Reference is now made to FIG. 4, which is a graphical illustration of the pressure in atmospheres as a function of the frequency of the supplied electric signals. The pressure developed within a spherical balloon 205 may be due to electric signals supplied through the piezo-ceramic element 420 by vibration processor 500. The graph shows that when applying signals at a frequency of up to approximately 8 MHz, a pressure that is less than 1 atmosphere may be developed in a spherical balloon. This frequency range may typically not be the resonance frequency of the spherical balloon. The graph also shows that when applying signals at a frequency of around 10 -20 MHz a pressure of around 4 atmospheres may be generated in a spherical balloon. This frequency range may be in the resonance frequency of the spherical balloon.

By matching the supplied signal frequency to the spherical balloon resonance frequency, the pressure developed in the liquid in the spherical balloon may be considerably higher than when the frequency is not the resonance frequency. Thus, the vibration(s) created in the spherical balloon may be stronger and may prevent or inhibit the formation of biofilm(s) more efficiently than when supplying electric signals that do not cause resonance in the spherical balloon.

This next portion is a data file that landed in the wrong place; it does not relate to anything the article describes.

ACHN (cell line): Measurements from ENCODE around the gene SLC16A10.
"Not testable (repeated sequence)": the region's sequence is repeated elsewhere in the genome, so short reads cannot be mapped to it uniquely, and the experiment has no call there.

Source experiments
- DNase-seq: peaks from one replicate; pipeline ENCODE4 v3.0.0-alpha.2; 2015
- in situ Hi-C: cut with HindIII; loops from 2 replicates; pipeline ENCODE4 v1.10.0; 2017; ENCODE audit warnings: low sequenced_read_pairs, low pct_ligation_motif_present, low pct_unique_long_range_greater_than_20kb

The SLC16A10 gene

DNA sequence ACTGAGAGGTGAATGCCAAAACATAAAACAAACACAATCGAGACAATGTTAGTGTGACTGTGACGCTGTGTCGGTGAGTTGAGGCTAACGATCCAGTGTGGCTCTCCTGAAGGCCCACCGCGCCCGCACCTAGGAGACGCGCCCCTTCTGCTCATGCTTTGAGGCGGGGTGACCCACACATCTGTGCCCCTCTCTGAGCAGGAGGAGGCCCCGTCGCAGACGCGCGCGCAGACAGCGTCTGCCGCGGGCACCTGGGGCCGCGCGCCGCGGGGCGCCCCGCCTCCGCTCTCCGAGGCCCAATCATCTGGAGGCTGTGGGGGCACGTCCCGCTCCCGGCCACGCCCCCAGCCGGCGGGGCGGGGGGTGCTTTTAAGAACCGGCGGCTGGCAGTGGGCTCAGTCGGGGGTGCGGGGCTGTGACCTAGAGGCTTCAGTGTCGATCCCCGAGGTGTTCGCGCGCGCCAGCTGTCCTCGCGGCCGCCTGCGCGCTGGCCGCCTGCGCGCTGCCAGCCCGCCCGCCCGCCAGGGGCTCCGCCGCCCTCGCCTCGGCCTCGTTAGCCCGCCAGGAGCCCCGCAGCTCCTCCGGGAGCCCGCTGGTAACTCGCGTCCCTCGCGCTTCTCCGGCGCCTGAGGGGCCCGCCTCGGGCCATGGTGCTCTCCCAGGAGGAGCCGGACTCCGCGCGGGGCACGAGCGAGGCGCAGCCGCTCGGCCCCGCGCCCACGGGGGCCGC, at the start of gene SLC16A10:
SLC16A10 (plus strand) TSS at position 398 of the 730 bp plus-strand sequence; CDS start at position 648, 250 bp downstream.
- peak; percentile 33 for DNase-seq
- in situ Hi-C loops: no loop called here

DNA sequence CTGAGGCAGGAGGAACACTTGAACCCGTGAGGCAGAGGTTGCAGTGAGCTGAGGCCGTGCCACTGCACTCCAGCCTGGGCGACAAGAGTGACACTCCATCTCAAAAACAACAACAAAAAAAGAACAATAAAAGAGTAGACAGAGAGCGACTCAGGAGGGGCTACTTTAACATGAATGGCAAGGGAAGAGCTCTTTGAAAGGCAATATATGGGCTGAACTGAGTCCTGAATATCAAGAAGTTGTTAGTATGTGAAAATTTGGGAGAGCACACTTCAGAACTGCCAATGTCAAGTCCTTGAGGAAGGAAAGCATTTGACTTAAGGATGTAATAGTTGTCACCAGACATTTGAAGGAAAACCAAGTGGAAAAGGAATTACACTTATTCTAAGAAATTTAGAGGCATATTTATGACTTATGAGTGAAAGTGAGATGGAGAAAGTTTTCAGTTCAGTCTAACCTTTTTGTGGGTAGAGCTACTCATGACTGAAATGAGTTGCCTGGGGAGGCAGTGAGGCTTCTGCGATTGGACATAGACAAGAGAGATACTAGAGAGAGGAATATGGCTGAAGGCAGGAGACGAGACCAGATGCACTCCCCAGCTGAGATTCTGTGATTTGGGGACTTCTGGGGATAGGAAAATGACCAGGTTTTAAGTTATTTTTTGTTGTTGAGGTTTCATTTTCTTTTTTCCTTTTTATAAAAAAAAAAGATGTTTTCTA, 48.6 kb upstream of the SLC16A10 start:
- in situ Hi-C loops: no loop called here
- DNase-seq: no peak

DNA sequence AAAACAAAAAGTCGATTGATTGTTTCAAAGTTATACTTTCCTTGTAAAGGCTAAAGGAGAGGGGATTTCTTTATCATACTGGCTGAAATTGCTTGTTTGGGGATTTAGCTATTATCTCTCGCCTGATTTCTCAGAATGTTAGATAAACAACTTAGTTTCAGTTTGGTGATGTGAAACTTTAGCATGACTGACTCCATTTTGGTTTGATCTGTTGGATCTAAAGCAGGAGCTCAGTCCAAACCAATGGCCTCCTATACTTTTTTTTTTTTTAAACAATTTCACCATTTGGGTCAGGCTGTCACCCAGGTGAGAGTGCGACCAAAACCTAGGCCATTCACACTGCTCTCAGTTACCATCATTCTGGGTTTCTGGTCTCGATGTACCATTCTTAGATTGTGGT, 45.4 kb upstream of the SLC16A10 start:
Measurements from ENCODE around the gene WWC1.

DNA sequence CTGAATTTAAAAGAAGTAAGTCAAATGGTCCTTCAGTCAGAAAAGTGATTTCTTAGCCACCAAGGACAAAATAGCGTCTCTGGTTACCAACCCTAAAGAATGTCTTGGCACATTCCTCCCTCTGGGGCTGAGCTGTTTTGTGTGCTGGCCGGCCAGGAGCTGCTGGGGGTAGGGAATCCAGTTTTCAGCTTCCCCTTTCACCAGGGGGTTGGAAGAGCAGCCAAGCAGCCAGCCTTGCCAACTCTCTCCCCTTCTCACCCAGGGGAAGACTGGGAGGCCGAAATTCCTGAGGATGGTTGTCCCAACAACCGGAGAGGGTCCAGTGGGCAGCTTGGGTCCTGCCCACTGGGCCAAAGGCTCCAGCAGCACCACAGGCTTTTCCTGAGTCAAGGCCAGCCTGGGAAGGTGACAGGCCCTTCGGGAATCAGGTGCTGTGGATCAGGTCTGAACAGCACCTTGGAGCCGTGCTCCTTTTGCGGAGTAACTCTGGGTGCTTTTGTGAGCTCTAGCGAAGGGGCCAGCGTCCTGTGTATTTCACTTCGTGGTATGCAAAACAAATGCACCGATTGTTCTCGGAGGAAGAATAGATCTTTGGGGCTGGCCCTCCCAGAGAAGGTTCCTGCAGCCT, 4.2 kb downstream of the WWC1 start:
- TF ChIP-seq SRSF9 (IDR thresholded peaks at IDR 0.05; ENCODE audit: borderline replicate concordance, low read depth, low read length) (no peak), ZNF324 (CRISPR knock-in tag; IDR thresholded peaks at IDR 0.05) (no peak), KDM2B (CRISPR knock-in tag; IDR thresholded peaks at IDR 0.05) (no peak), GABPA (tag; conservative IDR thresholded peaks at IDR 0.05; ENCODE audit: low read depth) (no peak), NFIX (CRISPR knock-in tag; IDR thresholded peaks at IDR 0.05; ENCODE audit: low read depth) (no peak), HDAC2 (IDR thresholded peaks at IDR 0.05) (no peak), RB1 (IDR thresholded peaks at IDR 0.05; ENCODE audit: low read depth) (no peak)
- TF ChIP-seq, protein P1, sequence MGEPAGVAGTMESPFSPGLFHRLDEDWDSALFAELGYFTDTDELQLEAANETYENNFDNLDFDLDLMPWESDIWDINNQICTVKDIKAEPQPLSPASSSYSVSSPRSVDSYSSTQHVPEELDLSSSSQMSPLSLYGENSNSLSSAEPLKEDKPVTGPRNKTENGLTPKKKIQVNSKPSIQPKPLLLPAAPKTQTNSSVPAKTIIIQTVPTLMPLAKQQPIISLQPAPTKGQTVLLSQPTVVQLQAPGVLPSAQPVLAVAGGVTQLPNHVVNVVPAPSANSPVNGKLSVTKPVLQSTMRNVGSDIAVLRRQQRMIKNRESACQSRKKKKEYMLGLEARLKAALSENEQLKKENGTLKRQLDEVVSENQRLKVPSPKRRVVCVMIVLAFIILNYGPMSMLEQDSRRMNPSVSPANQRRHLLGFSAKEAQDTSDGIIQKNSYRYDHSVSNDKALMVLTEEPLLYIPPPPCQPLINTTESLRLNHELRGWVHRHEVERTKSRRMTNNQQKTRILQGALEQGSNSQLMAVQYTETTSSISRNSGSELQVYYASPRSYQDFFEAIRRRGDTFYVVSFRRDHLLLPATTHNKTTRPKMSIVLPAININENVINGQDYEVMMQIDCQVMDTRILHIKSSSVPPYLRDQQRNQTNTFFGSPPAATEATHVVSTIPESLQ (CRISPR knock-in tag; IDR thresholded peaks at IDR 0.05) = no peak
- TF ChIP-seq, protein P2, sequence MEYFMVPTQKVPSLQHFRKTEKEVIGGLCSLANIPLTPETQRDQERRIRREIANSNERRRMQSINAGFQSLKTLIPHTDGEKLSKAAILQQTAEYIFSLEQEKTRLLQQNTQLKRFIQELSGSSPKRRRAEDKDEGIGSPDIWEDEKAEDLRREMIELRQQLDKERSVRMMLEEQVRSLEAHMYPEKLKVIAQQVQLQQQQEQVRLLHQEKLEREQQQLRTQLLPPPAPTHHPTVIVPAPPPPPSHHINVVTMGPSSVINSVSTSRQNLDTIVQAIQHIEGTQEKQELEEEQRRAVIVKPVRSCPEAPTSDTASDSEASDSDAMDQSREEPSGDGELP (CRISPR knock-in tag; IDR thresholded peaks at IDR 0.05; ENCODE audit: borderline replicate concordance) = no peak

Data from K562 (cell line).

It will be appreciated that balloon 205 may have shapes other than a sphere. For example balloon 205 may be oval, egg shaped, etc., according to the canal, vessel, passageway or body cavity being treated. The shape of balloon 205 may be one of the parameters determining the frequency required for achieving resonance in balloon 205 and may determine the location on which the vibration(s) focus in balloon 205, as will be described herein below.